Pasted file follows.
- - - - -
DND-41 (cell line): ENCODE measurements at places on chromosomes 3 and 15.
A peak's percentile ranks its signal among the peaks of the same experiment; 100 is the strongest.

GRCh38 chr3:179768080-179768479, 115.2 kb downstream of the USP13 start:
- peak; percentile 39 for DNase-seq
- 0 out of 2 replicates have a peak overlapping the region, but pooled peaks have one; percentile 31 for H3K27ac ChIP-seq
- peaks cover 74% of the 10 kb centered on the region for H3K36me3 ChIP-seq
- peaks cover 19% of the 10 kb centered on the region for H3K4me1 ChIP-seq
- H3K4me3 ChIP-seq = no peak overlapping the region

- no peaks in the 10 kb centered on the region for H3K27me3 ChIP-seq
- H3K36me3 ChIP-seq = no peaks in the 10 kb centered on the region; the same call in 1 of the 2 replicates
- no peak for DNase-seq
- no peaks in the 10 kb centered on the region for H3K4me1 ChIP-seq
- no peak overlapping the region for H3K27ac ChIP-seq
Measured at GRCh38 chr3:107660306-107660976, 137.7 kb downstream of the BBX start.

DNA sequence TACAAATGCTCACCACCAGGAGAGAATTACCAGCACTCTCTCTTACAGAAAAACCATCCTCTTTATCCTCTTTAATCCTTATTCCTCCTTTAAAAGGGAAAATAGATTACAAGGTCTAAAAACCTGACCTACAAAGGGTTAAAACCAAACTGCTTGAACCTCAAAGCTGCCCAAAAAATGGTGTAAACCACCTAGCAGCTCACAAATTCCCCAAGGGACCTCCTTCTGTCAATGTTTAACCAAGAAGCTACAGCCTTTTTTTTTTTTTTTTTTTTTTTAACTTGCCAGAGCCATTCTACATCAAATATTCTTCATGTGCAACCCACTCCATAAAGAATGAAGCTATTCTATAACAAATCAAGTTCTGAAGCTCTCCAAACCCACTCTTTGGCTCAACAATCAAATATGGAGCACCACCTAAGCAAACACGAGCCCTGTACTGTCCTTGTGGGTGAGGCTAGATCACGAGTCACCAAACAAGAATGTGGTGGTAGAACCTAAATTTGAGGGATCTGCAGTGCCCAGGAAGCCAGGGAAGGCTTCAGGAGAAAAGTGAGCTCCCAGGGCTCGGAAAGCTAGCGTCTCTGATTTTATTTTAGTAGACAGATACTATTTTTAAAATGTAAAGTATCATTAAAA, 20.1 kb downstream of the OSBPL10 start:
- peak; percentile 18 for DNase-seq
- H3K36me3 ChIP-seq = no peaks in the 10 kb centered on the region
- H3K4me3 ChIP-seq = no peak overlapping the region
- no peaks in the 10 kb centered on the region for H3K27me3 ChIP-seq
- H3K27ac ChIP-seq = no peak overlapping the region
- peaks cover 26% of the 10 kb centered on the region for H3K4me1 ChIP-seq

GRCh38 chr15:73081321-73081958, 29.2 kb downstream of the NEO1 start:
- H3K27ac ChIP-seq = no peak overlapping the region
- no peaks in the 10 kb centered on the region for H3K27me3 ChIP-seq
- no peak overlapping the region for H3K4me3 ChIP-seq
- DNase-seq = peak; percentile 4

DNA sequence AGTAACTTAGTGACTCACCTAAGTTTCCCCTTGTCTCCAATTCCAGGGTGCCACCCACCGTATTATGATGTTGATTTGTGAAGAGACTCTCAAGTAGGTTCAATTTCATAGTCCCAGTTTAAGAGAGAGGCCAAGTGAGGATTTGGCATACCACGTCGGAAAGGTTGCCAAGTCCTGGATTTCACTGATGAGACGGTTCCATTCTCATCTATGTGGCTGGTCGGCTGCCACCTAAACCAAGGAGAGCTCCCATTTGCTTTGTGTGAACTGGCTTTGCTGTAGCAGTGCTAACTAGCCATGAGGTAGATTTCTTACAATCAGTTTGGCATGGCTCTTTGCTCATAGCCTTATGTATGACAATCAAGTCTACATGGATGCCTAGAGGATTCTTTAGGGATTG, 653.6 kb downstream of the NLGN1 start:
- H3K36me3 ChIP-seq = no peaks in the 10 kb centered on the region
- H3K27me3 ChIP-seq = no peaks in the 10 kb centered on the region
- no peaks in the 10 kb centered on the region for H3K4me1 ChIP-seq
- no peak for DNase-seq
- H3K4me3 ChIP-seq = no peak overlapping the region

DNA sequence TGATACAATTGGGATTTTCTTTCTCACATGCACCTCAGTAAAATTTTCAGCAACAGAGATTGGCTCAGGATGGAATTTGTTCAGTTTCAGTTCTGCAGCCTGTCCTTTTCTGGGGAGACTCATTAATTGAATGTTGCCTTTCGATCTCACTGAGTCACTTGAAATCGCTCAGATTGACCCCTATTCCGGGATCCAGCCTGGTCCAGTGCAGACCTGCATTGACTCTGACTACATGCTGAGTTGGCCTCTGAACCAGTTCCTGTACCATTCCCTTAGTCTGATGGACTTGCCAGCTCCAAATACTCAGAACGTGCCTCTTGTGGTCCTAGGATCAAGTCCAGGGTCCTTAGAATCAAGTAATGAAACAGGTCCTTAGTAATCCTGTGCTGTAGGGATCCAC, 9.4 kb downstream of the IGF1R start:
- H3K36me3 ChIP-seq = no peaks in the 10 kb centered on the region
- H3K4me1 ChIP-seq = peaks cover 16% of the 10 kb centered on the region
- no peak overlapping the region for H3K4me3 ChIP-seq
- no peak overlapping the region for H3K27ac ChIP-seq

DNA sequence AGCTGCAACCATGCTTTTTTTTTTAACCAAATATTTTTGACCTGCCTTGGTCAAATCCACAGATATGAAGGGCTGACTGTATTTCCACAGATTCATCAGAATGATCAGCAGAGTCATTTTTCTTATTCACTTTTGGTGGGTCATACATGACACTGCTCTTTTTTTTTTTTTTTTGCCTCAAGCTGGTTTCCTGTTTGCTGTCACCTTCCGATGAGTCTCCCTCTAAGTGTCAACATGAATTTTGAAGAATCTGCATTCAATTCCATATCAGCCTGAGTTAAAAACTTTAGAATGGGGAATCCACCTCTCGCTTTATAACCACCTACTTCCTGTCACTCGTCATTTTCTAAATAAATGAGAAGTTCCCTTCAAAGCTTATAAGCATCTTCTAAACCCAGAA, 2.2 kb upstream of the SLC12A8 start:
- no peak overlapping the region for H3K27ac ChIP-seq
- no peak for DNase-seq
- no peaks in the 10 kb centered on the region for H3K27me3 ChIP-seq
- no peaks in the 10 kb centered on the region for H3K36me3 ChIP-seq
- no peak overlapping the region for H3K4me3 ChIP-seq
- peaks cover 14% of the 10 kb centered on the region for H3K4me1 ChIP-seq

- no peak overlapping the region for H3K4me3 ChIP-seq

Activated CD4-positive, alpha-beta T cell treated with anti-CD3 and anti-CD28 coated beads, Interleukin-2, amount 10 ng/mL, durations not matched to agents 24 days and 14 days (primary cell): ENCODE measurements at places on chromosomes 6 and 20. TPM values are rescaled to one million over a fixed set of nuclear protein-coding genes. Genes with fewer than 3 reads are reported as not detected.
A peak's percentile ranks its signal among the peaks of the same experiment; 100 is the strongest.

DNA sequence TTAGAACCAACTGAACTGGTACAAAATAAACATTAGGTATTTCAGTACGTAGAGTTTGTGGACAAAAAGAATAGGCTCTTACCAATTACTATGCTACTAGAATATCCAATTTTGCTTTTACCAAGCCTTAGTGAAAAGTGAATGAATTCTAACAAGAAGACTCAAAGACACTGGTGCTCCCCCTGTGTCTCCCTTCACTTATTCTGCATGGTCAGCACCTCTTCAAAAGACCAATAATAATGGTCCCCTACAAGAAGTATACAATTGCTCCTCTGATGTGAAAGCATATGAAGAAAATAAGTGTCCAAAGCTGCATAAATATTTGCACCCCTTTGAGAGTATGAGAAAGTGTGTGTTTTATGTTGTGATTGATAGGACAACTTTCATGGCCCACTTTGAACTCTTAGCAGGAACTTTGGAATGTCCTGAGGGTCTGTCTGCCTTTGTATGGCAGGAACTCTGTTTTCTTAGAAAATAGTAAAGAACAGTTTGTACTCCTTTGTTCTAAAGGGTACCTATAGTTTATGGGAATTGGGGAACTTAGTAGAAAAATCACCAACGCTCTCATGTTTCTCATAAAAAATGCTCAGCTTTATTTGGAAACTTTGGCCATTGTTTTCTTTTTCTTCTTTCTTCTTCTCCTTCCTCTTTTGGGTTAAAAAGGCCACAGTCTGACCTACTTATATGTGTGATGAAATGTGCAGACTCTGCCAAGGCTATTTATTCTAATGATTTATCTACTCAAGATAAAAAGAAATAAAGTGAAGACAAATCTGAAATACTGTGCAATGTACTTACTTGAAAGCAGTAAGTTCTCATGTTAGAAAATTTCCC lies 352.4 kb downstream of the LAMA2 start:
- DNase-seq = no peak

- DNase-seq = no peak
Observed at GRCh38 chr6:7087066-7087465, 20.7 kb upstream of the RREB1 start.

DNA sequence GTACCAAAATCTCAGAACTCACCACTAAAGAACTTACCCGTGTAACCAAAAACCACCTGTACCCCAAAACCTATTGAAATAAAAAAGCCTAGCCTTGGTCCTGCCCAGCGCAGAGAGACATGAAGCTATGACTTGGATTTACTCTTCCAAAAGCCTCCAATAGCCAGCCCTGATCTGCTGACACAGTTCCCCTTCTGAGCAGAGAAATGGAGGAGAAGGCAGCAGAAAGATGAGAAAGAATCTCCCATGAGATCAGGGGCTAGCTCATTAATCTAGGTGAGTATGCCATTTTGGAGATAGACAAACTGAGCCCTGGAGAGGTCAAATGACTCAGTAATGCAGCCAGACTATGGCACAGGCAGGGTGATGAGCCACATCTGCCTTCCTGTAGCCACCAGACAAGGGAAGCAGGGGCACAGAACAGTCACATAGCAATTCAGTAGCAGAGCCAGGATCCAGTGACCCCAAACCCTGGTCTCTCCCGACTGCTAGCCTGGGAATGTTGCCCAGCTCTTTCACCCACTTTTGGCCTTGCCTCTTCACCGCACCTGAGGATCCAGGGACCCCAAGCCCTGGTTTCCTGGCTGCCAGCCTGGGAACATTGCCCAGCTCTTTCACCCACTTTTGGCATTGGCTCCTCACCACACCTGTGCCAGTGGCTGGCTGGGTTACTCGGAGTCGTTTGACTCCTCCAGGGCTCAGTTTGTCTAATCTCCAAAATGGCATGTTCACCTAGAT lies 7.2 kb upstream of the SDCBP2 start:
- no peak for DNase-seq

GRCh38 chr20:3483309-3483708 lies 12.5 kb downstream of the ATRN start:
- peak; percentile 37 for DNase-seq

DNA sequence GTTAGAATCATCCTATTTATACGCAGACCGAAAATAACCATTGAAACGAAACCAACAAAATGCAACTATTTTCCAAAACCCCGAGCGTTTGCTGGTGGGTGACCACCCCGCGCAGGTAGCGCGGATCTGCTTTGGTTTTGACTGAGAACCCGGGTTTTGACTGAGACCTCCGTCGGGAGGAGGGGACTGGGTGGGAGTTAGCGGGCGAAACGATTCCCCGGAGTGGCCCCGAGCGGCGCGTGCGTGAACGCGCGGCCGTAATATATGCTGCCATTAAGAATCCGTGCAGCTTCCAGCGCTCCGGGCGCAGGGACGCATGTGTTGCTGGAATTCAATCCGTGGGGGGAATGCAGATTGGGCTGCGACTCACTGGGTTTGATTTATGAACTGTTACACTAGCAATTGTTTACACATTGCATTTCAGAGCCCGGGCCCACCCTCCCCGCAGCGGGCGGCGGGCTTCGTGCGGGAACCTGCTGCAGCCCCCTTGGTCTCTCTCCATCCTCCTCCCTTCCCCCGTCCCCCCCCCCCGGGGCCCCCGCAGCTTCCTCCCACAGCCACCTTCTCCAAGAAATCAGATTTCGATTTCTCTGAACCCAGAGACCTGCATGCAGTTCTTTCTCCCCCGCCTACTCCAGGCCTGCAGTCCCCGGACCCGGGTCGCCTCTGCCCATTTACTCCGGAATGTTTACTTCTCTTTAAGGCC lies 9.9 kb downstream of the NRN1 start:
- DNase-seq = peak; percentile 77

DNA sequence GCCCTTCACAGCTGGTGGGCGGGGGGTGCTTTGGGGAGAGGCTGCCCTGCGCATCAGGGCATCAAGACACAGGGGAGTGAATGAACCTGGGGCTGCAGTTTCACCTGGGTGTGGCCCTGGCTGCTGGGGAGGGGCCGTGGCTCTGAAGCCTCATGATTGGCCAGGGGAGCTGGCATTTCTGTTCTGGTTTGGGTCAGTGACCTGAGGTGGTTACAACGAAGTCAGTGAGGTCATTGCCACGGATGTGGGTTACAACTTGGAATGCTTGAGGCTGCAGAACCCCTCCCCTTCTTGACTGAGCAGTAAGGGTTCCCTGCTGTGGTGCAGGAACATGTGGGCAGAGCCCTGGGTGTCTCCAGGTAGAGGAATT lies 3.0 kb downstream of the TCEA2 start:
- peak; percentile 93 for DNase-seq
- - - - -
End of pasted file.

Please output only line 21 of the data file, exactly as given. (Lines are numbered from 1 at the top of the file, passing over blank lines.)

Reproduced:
- peaks cover 26% of the 10 kb centered on the region for H3K4me1 ChIP-seq